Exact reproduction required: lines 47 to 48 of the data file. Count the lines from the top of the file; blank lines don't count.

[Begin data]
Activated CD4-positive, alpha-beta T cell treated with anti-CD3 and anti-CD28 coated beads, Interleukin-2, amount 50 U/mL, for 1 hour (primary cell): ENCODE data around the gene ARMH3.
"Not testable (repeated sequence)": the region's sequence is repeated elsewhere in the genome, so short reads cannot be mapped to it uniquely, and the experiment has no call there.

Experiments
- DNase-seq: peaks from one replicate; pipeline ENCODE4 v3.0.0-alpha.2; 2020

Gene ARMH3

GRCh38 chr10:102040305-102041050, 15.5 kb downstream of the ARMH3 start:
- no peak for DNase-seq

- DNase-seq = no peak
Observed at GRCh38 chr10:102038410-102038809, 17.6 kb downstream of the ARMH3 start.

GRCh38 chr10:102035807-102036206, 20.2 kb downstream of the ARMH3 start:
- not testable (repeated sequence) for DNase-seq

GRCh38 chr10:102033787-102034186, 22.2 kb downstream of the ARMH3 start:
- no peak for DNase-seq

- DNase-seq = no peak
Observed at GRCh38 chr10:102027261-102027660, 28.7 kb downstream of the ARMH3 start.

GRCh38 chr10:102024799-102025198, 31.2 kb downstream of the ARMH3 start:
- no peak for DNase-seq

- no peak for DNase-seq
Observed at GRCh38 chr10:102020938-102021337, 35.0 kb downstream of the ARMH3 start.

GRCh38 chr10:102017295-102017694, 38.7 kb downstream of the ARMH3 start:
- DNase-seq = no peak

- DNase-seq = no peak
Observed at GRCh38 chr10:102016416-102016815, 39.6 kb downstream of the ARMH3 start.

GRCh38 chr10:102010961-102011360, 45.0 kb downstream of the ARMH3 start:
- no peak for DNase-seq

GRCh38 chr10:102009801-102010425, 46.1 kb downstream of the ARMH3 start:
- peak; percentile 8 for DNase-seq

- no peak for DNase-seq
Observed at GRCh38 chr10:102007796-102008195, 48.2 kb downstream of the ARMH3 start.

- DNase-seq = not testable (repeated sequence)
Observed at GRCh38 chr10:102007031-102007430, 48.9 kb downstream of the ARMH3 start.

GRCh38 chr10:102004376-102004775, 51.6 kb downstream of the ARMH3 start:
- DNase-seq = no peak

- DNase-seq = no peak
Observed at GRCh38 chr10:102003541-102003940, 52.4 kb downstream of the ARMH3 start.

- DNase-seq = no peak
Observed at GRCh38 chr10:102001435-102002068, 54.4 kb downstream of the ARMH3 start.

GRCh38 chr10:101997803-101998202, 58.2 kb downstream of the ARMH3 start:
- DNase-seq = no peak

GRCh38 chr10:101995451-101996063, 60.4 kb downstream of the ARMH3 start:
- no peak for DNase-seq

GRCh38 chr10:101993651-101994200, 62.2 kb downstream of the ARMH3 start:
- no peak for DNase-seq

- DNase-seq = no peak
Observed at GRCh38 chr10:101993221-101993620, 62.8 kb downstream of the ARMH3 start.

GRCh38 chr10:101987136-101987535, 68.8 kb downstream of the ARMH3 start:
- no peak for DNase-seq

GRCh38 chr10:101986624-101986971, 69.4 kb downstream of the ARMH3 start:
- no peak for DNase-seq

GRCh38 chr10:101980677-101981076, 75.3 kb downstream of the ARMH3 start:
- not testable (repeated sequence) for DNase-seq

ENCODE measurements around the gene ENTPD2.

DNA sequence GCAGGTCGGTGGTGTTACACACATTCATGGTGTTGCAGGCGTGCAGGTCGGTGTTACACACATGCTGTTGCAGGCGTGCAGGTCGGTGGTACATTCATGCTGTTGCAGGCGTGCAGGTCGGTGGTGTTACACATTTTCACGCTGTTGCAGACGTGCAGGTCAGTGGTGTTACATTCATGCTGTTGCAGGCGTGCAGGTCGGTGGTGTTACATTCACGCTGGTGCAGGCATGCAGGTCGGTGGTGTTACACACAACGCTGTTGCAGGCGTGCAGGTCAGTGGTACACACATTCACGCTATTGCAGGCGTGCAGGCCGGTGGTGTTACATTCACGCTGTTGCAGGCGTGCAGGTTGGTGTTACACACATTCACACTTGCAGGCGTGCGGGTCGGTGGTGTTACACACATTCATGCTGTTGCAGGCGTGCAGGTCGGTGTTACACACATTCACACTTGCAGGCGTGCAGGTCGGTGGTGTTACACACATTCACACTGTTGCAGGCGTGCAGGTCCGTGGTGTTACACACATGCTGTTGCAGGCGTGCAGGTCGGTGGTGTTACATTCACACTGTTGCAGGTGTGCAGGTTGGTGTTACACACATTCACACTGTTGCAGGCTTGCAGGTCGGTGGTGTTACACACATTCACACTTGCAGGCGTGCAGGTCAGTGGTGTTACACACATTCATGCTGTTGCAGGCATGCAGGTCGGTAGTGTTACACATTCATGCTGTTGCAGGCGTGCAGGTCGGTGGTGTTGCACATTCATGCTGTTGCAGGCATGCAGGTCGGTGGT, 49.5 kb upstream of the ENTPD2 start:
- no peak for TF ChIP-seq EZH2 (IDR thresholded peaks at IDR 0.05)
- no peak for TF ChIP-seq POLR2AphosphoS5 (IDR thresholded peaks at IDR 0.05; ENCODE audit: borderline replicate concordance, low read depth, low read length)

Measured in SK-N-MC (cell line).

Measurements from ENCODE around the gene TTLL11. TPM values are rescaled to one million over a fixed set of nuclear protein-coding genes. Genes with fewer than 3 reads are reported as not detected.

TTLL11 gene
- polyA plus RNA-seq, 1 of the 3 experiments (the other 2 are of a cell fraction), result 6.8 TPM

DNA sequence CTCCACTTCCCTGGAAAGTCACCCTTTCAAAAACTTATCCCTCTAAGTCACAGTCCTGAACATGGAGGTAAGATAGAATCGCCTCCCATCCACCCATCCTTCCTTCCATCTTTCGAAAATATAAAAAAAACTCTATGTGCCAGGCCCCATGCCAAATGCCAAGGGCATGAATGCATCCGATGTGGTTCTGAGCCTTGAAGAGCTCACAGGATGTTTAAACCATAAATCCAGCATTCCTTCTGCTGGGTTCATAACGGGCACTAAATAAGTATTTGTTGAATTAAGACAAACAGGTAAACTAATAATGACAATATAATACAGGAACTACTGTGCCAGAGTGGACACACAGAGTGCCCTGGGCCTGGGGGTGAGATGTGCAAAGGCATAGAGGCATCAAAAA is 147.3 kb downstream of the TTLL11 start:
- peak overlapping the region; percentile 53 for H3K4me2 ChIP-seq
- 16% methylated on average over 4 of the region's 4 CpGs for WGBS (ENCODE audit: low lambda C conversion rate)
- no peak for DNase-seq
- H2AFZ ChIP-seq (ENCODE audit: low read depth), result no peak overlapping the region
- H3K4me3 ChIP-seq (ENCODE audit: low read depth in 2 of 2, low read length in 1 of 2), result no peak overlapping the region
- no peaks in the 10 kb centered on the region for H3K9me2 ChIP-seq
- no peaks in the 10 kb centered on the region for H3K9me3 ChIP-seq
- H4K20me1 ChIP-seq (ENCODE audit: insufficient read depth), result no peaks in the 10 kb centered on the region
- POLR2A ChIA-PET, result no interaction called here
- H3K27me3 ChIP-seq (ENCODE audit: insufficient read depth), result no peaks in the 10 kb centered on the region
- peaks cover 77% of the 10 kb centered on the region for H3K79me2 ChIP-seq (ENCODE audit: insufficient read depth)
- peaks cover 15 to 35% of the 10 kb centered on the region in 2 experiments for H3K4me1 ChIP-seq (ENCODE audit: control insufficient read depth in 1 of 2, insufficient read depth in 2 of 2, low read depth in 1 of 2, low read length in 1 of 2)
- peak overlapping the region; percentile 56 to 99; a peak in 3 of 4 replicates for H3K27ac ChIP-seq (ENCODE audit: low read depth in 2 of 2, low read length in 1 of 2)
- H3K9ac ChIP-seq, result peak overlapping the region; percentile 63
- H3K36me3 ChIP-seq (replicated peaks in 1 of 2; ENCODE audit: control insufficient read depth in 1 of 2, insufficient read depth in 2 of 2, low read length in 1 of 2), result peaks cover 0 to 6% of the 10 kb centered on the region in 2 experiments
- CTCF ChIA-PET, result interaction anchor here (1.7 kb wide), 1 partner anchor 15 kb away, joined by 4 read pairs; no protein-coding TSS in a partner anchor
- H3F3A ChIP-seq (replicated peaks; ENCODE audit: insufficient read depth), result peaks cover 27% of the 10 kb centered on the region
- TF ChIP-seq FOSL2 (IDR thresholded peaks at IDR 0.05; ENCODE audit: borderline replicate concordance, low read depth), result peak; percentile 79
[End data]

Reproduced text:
- no peak for DNase-seq

GRCh38 chr10:101986624-101986971, 69.4 kb downstream of the ARMH3 start: